A while ago, I posted up some images on my Facebook page of various paint brand samples and their relative depths of coverage. Suffice to say, one very popular brand did not come off well! Many of us tend to have a brand we revert back to, whether due to cost, reputation or past experience but there also seems to be a lot of smoke and mirrors involved — for example, some brands heavily push their green credentials (when in fact all paint manufacturers in the UK have to adhere to EU legislation on VOC emissions) or their heritage (not sure the walls care how long the paint company has been around). So, having played around with many paint brands, here's my experience to take or ignore as you choose! By the way, I don't have any relationships with or receive any benefits from these companies
Little Greene: Nine times out of ten, this is the paint brand I will turn to for both myself and my client projects. The colour range is fantastic, including their Colour Scales range, which allows easy tonal shading across different surfaces, the depth of coverage is excellent (see that Facebook page test I mentioned earlier) and the consistency between testers and full size cans is also good. The Intelligent Matt emulsion is family-friendly (i.e. washable!) while still being genuinely matt and they continue to produce an oil-based eggshell, which is easy to work with and vastly more resilient than any water-based variety.
Mylands: Less well known, as it started out as a supplier to the film and theatre industry, but readily available through decorators' centres. They have the Royal Warrant, so if it's good enough for the Queen... Mylands paints also give excellent coverage and their paints have a chalky/powdery finish. Their water-based eggshell is pretty much the only one with any resilience, in my experience. They don't provide tonal scales of colour though.
Valspar: A relative newcomer in the UK but readily available to most as it is stocked in branches of B&Q. The colour matching service is extremely good and the emulsion gives good results if you opt for the premium version. It does tend to separate quickly though so requires a really thorough shaking before use. As with many other non-premium brands, the only eggshell option is water-based, which is does impact on performance and durability in my experience.
Farrow & Ball: I know there are many people who will only use Farrow & Ball paints. Suffice to say, I'm not one of them and can only assume the fans have not done side-by-side comparisons with with other premium brands such as Little Greene, Mylands, Zoffany, etc. I know they have beautiful colours and wonderfully evocative names but there is a close equivalent to be found elsewhere for most of their range and the name tends to be irrelevant once the initial decision has been made! My experience: the Estate Emulsion is much thinner than its peers and marks easily, the Modern Emulsion is not as washable as would suit most families and requires expertise to achieve a good finish, and the wood and metal finishes are extremely fragile, particularly if you are not prepared to take the wood back to a bare finish and work your way up using only F&B's own primers. I have yet to find a decorator who likes working with it. There are many technical reasons why decorators find F&B paints trickier to work with, which are explored in detail on https://traditionalpainter.com/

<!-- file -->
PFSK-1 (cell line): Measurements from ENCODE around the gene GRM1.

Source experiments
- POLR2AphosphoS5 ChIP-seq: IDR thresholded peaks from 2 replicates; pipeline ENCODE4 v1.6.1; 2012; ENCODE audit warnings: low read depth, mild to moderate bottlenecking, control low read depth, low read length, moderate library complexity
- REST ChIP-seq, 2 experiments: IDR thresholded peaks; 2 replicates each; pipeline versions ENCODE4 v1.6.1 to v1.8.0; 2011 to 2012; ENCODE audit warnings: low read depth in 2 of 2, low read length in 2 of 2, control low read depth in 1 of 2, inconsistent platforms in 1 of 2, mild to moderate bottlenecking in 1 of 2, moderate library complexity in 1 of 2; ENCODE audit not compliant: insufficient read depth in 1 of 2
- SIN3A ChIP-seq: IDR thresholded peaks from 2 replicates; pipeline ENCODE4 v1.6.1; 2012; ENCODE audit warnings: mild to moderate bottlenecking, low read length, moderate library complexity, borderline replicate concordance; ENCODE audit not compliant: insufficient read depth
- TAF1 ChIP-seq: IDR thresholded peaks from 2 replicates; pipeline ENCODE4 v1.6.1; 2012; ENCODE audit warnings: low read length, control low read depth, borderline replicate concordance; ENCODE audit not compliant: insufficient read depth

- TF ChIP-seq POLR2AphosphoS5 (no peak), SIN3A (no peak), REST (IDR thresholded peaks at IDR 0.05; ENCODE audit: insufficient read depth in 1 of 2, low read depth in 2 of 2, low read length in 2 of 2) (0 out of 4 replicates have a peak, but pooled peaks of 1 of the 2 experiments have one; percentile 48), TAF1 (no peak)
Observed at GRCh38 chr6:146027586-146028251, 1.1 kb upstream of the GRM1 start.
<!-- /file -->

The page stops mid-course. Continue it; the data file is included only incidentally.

Zoffany: Not one I use regularly as most often there will be a suitable option within the Little Greene or Mylands range. But good quality paint with a similar price point to Little Greene. Many of their colours come in a quarter / half / double concentration, making tonal schemes much easier and their paints co-ordinate with their range of wallpapers, so may be a useful check if you're struggling to find a match.
Sanderson: A sister company to Zoffany and similar comments apply. They have a key range of shades then their Spectrum range expands this tonally to 1352 colours. I've read that Sanderson are currently changing the way their paints are manufactured and distributed, which may have an impact on formulation and application.
Fired Earth: Another brand I'm not so keen on, unfortunately (and not just the paint, but that's a different story!)! I have found the emulsion to mark easily, particularly with water- not that helpful if you wish to clean it - and that I couldn't get a particularly smooth result with the eggshell.
Craig & Rose: Again, some beautiful colours and a long heritage. I personally don't like the smell and find the paint marks easily (although they have brought out a Superior range which may overcome this). I've also had a couple of issues where the paint looks rather different once covering the whole room. On the plus side, they have some really interesting specialist formulations, such as metallic and pearlised finishes. Craig & Rose supply A5 colour swatches as well as tester pots, but these are printed rather than made with the actual paint, so I don't find them useful for conveying what the wall will look like, as the sheen level and texture is different.
Paint & Paper Library: this range is now owned by Little Greene, and I'm not sure if the formulation has changed as a result. When I last used it, I found it very thick and creamy (which I liked, but not all will) and the result was extremely chalky. At the higher end of the price spectrum. Colours are very well scaled and the paint chart is designed to make co-ordinating colours very easy.
Any brands I've failed to mention? Almost certainly! And the reviews above are based purely on my personal experiences and those of the decorators I work with. But hopefully this gives you a steer if you're not sure which brand to go for. Little Greene, in case you're still in any doubt!